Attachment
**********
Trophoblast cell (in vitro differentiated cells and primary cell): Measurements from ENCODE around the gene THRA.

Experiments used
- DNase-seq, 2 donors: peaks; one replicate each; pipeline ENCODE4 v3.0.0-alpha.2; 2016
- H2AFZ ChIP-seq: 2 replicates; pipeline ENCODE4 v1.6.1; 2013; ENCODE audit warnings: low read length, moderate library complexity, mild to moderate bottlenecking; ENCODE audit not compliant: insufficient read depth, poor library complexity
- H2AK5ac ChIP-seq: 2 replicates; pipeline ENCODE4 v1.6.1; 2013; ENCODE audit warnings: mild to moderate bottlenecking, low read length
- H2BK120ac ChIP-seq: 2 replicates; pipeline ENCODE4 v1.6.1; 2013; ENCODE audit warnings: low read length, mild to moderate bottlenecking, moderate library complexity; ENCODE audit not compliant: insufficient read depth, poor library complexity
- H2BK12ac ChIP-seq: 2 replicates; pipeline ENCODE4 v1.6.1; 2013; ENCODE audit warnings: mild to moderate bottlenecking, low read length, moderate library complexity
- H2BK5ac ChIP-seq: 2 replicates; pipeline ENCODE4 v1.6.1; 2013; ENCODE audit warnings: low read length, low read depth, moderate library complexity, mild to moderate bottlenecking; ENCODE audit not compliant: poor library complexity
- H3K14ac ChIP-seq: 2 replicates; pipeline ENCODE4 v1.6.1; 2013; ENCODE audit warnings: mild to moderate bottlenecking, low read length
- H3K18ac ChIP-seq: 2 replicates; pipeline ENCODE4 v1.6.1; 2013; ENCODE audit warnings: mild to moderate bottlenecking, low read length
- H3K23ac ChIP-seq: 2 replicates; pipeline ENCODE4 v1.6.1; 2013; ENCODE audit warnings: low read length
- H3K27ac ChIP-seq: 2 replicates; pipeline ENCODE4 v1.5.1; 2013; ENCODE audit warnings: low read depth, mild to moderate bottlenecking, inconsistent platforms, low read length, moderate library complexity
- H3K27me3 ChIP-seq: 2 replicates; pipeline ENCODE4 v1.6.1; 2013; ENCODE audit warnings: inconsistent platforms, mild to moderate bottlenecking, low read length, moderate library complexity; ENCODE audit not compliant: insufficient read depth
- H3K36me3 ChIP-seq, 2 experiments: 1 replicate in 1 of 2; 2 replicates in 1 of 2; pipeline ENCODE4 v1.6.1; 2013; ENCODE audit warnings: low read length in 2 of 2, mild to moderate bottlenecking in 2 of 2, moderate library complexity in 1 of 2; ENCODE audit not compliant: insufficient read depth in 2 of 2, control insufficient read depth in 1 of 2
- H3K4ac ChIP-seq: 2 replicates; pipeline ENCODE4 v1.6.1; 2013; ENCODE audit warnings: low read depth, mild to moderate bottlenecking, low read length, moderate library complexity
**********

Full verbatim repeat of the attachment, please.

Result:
Trophoblast cell (in vitro differentiated cells and primary cell): Measurements from ENCODE around the gene THRA.

Experiments used
- DNase-seq, 2 donors: peaks; one replicate each; pipeline ENCODE4 v3.0.0-alpha.2; 2016
- H2AFZ ChIP-seq: 2 replicates; pipeline ENCODE4 v1.6.1; 2013; ENCODE audit warnings: low read length, moderate library complexity, mild to moderate bottlenecking; ENCODE audit not compliant: insufficient read depth, poor library complexity
- H2AK5ac ChIP-seq: 2 replicates; pipeline ENCODE4 v1.6.1; 2013; ENCODE audit warnings: mild to moderate bottlenecking, low read length
- H2BK120ac ChIP-seq: 2 replicates; pipeline ENCODE4 v1.6.1; 2013; ENCODE audit warnings: low read length, mild to moderate bottlenecking, moderate library complexity; ENCODE audit not compliant: insufficient read depth, poor library complexity
- H2BK12ac ChIP-seq: 2 replicates; pipeline ENCODE4 v1.6.1; 2013; ENCODE audit warnings: mild to moderate bottlenecking, low read length, moderate library complexity
- H2BK5ac ChIP-seq: 2 replicates; pipeline ENCODE4 v1.6.1; 2013; ENCODE audit warnings: low read length, low read depth, moderate library complexity, mild to moderate bottlenecking; ENCODE audit not compliant: poor library complexity
- H3K14ac ChIP-seq: 2 replicates; pipeline ENCODE4 v1.6.1; 2013; ENCODE audit warnings: mild to moderate bottlenecking, low read length
- H3K18ac ChIP-seq: 2 replicates; pipeline ENCODE4 v1.6.1; 2013; ENCODE audit warnings: mild to moderate bottlenecking, low read length
- H3K23ac ChIP-seq: 2 replicates; pipeline ENCODE4 v1.6.1; 2013; ENCODE audit warnings: low read length
- H3K27ac ChIP-seq: 2 replicates; pipeline ENCODE4 v1.5.1; 2013; ENCODE audit warnings: low read depth, mild to moderate bottlenecking, inconsistent platforms, low read length, moderate library complexity
- H3K27me3 ChIP-seq: 2 replicates; pipeline ENCODE4 v1.6.1; 2013; ENCODE audit warnings: inconsistent platforms, mild to moderate bottlenecking, low read length, moderate library complexity; ENCODE audit not compliant: insufficient read depth
- H3K36me3 ChIP-seq, 2 experiments: 1 replicate in 1 of 2; 2 replicates in 1 of 2; pipeline ENCODE4 v1.6.1; 2013; ENCODE audit warnings: low read length in 2 of 2, mild to moderate bottlenecking in 2 of 2, moderate library complexity in 1 of 2; ENCODE audit not compliant: insufficient read depth in 2 of 2, control insufficient read depth in 1 of 2
- H3K4ac ChIP-seq: 2 replicates; pipeline ENCODE4 v1.6.1; 2013; ENCODE audit warnings: low read depth, mild to moderate bottlenecking, low read length, moderate library complexity